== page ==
14 And he went through all the tribes of Israel unto Abel, and to Beth-maacah, and all the Berites; and they were gathered together, and went in also after him. 15 And they came and besieged him in Abel of Beth-maacah, and they cast up a mound against the city, and it stood in the moat; and all the people that were with Yoav battered the wall, to throw it down. 16 Then cried a wise woman out of the city: “Hear, hear; say, I pray you, unto Yoav: Come near that I may speak with you.” 17 And he came near unto her; and the woman said: “Are you Yoav?” And he answered: “I am.” Then she said to him: “Hear the words of your handmaid.” And he answered: “I hear.” 18 Then she spoke, saying: “… 19 We are of them that are peaceable and faithful in Israel; do you seek to destroy a city and a mother in Israel? Why will you swallow up the inheritance of the Lord?” 20 And Yoav answered and said: “Far be it from me that I should swallow up or destroy! 21 The matter is not so; but a man of the hill-country of Ephraim, Sheva ben Bikhri by name, has lifted up his hand against the king, even against David; deliver him only, and I will depart from the city.” And the woman said unto Yoav: “Behold, his head shall be thrown to you over the wall.” 22 Then the woman went to all the people in her wisdom. And they cut off the head of Sheva ben Bikhri, and threw it out to Yoav. And he blew the shofar, and they were dispersed from the city, every man to his tent. And Yoav returned to Jerusalem to the king.
In other words, a wise woman convinced the people of the city to kill Sheva ben Bikhri and to throw his head over the wall to Yoav, thereby saving the entire city from death.
They said: when Nebuchadnezzar went up to destroy Jerusalem, he went up and sat in a suburb of Antioch. The Great Sanhedrin went down towards him. They said to him: has the time for the destruction of this House come? He said to them: no, but Yehoyakim the King of Judah has rebelled against me; give him to me and I will go. They went and said to Yehoyakim: Nebuchadnezzar wants you! He said to them: is this what is done, to push off one soul for the sake of another, to push off my soul and sustain your souls?! Does it not say (Deut. 23:16) “You shall not turn over a slave to his master”?! They said to him: did not your ancestress do this to Sheva ben Bikhri – “behold his head shall be thrown to you over the wall” (II Samuel 20:21)? Since he did not listen to them [=agree to be turned over], they stood up and took him and lowered him over the wall. How did they lower him?… Rabbi Elazar said: they lowered him alive… Rabbi Shmuel bar Nachman said: they lowered him dead… Rabbi Yehoshua ben Levi said: I can uphold the words of both of them, they lowered him alive, but he was spoiled and died while in their hands.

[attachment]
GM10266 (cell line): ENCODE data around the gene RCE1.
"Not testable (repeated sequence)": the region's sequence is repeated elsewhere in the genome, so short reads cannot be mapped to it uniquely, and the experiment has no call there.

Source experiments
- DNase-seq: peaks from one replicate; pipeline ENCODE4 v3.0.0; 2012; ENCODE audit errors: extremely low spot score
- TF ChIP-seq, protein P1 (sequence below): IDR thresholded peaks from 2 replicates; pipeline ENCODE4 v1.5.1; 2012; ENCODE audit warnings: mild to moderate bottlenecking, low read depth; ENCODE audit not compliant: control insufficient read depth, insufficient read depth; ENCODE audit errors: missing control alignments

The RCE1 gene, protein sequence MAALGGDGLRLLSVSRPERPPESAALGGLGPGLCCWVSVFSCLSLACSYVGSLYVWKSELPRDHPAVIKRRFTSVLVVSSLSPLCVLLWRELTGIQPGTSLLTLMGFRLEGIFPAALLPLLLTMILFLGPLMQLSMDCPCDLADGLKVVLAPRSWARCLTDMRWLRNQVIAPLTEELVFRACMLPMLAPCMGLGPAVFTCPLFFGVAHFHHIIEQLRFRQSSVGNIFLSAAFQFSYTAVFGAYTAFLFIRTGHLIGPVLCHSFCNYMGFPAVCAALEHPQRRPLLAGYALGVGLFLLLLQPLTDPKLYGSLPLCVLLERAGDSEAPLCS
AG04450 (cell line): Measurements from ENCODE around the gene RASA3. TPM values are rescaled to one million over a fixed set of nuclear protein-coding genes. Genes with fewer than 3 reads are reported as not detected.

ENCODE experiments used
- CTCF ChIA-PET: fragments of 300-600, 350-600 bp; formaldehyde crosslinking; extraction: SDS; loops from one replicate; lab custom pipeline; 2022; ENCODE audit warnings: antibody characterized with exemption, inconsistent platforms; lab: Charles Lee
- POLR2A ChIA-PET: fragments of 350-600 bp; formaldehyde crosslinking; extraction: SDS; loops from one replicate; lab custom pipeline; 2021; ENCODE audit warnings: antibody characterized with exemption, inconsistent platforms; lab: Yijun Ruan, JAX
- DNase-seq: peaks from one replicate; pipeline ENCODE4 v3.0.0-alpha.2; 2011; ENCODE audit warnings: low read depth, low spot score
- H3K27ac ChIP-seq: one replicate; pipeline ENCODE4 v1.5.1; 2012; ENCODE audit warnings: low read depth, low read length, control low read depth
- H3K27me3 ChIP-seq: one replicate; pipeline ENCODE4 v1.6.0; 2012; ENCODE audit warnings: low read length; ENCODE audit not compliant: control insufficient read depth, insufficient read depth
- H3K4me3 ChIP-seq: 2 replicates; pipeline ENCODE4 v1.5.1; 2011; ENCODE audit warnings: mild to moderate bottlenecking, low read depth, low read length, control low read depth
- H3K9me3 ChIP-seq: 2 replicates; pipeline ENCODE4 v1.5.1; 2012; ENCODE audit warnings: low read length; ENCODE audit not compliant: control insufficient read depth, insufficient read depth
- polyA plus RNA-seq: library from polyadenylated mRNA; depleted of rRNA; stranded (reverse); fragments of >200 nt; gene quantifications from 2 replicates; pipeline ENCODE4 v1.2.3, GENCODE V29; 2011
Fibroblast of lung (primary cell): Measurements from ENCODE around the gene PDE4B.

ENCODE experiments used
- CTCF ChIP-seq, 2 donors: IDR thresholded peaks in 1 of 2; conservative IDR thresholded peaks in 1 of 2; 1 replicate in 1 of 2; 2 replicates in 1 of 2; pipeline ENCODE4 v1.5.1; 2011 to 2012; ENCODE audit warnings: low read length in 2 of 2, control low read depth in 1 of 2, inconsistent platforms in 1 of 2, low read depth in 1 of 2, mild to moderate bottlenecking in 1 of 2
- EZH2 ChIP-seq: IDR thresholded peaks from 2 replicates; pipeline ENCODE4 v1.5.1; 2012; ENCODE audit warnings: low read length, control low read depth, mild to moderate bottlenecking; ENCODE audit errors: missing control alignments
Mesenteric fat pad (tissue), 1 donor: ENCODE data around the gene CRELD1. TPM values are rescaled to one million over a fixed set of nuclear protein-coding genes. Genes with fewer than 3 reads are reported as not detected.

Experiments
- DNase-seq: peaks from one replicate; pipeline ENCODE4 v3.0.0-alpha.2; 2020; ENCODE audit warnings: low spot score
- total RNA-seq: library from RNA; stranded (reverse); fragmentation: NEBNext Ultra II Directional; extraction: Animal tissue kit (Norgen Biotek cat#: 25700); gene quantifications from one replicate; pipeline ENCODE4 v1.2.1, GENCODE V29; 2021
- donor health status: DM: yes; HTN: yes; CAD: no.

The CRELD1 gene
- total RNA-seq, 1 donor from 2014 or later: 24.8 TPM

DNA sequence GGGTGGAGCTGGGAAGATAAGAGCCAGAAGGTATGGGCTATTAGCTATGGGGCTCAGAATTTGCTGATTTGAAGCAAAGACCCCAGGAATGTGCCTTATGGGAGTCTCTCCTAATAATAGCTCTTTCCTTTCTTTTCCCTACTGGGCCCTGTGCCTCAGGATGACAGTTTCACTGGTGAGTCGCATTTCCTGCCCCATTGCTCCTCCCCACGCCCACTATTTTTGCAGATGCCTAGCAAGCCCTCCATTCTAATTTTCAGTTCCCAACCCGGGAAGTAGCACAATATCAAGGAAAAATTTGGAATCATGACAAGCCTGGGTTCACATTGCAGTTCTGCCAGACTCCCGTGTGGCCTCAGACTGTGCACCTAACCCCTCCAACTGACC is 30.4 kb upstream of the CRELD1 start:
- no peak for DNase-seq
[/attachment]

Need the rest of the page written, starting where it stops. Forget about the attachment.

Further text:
In other words, Nebuchadnezzar demanded the extradition of King Yehoyakim and, if not, he would destroy the Temple. The Sanhedrin told Yehoyakim to give himself up and, despite his objections, they handed him over: some say alive, some say dead, and some say alive and he died while in the hands of the Babylonians.
Ulla bar Kushav was wanted by the Romans. He fled and went to Lod, to Rabbi Yehoshua Ben Levi. They came and surrounded the city. They said: if you don’t give him to us, we will destroy the city. Rabbi Yehoshua ben Levi went to Ulla and persuaded him [to give himself up] and gave him to the Romans. Elijah the prophet was used to revealing himself to Rabbi Joshua, but he did not reveal himself. So Rabbi Joshua fasted a number of fasts and Elijah appeared to him. Elijah said to Rabbi Joshua: should I reveal myself to informers!? Rabbi Joshua said to him: but did I not do according to the Mishnah [=the baraita we shall quote below from the Tosefta and Yerushalmi]? Elijah said to him: and is this the Mishnah of the pious?
In other words, the Roman government demanded that the Jews of Lod turn over a wanted Jewish criminal by the name of Ulla bar Kushav and, if not, they would destroy the city. Rabbi Yehoshua ben Levi convinced Ulla to hand himself over to the Romans on the basis of the baraita we shall quote below. Elijah the prophet was not happy about this because in his eyes this was not “the Mishnah of the pious”.
It should be pointed out that in two of the cases above (2 and 3), Jews were extraditing a Jew to other Jews; while in three cases (1, 4, and 5), Jews were extraditing a Jew to non-Jews.
In summary, in 80% of the cases in the Bible and rabbinic literature, they extradited the wanted criminal to those who demanded his extradition and sometimes they even killed him before turning him over (case 3, and case 4 according to Rabbi Shmuel bar Nahman). Only in one case did they refuse extradition of the wanted criminals (case 2), and that refusal led to a terrible calamity for an entire tribe of Israel.